If you tell yourself you can’t do something, you’re going to believe it. Focus your energy instead on telling yourself what you can achieve. If you work hard, you’re going to do well on the test, ace your project, or give a great presentation.

Sometimes the best students are the ones who care enough, and put in the additional effort. Remember, half of success is just showing up. Those who are optimists and tend to be more positive, tend to do better in their coursework. Give it a try, rather than telling yourself you’re going to fail at something before even trying it. 

4. Listen to music

From upbeat music to classical music, finding the songs that help you relax are key to managing student stress. It doesn’t matter if you’re in middle school or university, music can be helpful when it comes to getting you to focus or even to calm the mind when you’re feeling anxious. Young people should take time to listen to music every day during stressful periods. Don’t be afraid to dance to it either. Your physical education could be helpful here too. Plus, music can be therapeutic for your mental health. So, whether you’re struggling with stress management or mood swings or just having busy schedules, consider listening to your favorite positive songs to help you manage stress.

5. Eat well and exercise

A healthy salad bowl to deal with stress at school

Your mind and body need to work together well for you to function well as a student. You don’t have to run a 5K in 20 minutes or become a state champion athlete to get into the top schools. Nor do you have to follow the strictest diet and avoid having fun.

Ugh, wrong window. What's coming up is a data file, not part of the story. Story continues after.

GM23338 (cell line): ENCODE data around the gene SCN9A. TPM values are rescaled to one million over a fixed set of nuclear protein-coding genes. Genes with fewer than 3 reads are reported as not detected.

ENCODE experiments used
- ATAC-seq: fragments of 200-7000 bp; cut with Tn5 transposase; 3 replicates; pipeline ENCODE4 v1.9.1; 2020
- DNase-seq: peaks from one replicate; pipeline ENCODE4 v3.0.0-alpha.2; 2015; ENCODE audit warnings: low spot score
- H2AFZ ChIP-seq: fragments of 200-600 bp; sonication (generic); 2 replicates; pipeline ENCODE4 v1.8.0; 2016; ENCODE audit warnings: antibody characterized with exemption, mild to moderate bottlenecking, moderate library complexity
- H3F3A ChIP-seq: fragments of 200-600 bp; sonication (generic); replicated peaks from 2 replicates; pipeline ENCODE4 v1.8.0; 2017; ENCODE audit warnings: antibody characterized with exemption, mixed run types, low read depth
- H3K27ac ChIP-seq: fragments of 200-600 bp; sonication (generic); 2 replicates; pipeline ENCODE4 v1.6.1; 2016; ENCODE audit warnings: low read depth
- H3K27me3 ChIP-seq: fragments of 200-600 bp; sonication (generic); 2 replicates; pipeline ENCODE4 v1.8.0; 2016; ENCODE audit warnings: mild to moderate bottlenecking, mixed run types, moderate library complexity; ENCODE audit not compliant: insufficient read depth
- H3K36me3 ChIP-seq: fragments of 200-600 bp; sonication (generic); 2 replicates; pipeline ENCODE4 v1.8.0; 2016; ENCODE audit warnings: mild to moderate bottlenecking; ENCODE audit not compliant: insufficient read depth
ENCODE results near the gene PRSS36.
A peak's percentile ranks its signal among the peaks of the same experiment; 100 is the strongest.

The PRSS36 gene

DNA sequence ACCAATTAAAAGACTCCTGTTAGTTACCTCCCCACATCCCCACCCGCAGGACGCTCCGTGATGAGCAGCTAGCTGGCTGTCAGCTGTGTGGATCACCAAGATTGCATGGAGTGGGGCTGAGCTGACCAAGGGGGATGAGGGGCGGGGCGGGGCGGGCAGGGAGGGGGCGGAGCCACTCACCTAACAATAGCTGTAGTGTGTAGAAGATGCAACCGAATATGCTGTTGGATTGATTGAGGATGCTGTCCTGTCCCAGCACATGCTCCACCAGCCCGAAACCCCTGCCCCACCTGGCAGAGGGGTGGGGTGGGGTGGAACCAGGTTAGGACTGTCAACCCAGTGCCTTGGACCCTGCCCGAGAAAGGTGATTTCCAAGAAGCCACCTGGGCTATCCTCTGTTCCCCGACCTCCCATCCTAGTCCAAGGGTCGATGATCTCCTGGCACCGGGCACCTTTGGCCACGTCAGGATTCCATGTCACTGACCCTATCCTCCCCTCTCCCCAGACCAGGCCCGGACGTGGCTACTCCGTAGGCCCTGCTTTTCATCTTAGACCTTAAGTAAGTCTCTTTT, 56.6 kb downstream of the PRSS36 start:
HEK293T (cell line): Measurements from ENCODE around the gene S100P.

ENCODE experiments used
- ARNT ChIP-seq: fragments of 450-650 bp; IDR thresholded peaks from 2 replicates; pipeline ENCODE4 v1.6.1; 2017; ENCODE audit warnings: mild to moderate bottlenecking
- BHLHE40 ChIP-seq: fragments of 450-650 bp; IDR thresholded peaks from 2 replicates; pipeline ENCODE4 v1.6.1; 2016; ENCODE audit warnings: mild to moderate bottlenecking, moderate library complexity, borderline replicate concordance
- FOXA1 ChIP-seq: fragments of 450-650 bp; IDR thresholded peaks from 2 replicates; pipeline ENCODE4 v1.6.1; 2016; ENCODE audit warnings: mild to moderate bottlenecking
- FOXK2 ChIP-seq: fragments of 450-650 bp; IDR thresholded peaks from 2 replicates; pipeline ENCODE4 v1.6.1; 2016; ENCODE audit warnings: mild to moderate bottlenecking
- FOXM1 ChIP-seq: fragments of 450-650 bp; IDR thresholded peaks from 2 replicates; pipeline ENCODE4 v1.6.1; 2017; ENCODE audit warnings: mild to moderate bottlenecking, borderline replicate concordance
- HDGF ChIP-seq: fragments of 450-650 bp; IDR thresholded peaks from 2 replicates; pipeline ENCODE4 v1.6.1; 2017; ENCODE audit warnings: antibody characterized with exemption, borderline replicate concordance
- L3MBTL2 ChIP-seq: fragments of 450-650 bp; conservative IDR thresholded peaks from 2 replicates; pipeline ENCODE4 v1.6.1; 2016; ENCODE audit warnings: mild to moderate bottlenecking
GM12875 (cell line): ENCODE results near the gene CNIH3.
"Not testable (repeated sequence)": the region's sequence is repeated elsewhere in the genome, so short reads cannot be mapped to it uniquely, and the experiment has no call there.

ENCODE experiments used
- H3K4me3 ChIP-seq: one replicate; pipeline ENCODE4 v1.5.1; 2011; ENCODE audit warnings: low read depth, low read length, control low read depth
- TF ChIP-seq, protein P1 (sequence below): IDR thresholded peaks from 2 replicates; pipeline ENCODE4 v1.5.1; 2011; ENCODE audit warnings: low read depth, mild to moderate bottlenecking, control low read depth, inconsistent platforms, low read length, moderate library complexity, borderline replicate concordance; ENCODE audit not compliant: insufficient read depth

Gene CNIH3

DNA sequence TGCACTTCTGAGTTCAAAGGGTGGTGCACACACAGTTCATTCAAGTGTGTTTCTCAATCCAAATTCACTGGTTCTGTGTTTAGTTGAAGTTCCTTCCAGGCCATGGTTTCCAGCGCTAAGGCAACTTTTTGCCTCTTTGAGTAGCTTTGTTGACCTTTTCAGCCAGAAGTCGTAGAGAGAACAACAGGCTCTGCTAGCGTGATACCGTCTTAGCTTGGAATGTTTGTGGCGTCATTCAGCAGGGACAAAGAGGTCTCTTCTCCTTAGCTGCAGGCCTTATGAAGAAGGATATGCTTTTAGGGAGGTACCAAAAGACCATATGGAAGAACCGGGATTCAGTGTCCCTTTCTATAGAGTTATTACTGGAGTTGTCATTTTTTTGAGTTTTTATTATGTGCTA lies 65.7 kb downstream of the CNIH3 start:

But you do have to make time to exercise as this will help increase endorphins, which will help put you in a better mood, in turn, helping you do better in your courses and deal with stress better at school.

Don’t forget about maintaining a great diet, too. If your school cafeteria is like most, it probably is filled with a lot of food that isn’t the healthiest option. Still, it’s important to do your best to eat a clean diet during the week while you’re at school. It will not only nourish your body, it will feed your mind as well. A well fed mind will be able to tackle any school stressors. 

6. Ask for advice from older students

dealing with school stress

You can manage school stress by asking for advice from students a few years older than you. People who’ve recently been through the problems your facing will be able to help you know what a normal stress response is while providing solutions that will better your mental health. Besides, young adults tend to prefer advice from people around their age rather than their parents, counsellors, or trusted adults.

As long as you get the emotional support you need to deal with peer pressure, bullying, or just stress in school, you’ll be okay. So find a support system who will lift you up instead of knock you down while you’re low.

7. Visualize yourself doing well

This suggestion works hand in hand with the positive affirmation one. If you visualize positive energies, see yourself getting good grades, doing well on a paper, and excelling in your courses, you are in a better position to do so.